Thanks Stephan and Tom for your responses. We have been busy, so I haven't had time to do any further research on this till yesterday. I found that the large number of triggers on the parent or master table were foreign key triggers for each table back to the child tables (update and delete on master, insert on child). The triggers have existed through several versions of postgres and as far as we can tell were automatically created using the references keyword at inception.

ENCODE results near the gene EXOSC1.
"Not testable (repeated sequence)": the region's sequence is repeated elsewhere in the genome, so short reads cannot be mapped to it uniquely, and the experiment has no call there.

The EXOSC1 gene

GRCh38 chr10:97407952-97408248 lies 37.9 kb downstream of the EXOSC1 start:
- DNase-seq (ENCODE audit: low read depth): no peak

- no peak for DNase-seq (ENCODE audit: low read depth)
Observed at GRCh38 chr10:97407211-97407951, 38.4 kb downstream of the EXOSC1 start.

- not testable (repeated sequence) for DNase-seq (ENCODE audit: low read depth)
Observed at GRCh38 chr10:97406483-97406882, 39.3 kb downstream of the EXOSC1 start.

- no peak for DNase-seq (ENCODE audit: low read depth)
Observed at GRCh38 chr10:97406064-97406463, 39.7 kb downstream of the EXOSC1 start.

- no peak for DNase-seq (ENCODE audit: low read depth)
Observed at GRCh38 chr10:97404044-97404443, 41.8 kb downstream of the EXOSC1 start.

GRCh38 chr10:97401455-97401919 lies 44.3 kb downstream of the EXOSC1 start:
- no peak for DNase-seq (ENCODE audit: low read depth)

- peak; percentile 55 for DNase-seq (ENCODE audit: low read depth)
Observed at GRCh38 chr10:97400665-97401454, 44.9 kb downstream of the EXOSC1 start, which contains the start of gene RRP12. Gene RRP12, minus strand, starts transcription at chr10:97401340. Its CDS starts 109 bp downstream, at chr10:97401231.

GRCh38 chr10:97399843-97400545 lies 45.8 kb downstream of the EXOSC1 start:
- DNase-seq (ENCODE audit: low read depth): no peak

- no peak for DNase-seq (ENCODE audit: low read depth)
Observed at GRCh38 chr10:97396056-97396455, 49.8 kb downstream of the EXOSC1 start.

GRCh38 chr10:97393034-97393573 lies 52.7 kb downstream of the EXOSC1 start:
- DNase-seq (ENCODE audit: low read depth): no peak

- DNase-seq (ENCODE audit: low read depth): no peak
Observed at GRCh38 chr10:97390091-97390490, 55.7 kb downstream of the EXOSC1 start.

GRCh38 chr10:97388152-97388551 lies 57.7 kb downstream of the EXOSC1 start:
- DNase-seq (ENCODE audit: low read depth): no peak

Yesterday I dropped all the current triggers on parent and children and ran a script that did an alter table add foreign key constraint to each of the 67 child tables with update cascade delete cascade. After this, the delete from the parent where no records existed in the child tables was far more acceptable. Instead of taking hours to do the delete, the process ran for about 5 minutes on my workstation. Removing all constraints entirely reduces this time to a couple of seconds. I am currently evaluating if the foreign key constraints are worth the performance penalty in this particular case. To finish up, it appears that the foreign key implementation has changed since when these first tables were created in our database. Dropping the existing triggers and re-adding the constraints on each table significantly improved performance for us. I do not know enough of the internals to know why this happened. But our experience seems to prove that the newer implementation of foreign keys is more efficient then previous versions. YMMV One other item that was brought up was whether the child tables have the fk column indexed, and the answer was yes. Each had a standard btree index on the foreign key. Explain showed nothing as all the time was being spent in the triggers. Time spent in triggers is not shown in the pg 7.3.4 version of explain (nor would I necessarily expect it to). Thanks for your time, expertise and responses. -Chris On Tuesday 09 March 2004 7:18 pm, Stephan Szabo wrote: > On Wed, 3 Mar 2004, Chris Kratz wrote: > > Which certainly points to the triggers being the culprit. In reading the > > documentation, it seems like the "delete from only..." statement should > > ignore the constraint triggers. But it seems quite obvious from the > > Delete from only merely means that children of the table being deleted > will not have their rows checked against any where conditions and removed > for that reason. It does not affect constraint triggers at all. > > Given I'm guessing it's going to be running about 7000 * 67 queries to > check the validity of the delete for 7000 rows each having 67 foreign > keys, I'm not sure there's much to do other than hack around the issue > right now. > > If you're a superuser, you could temporarily hack reltriggers on the > table's pg_class row to 0, run the delete and then set it back to the > correct number. I'm guessing from your message that there's never any > chance of a concurrent transaction putting in a matching row in a way that > something is marked as deletable when it isn't? -- Chris Kratz Systems Analyst/Programmer VistaShare LLC www.vistashare.com ---------------------------(end of broadcast)--------------------------- TIP 4: Don't 'kill -9' the postmaster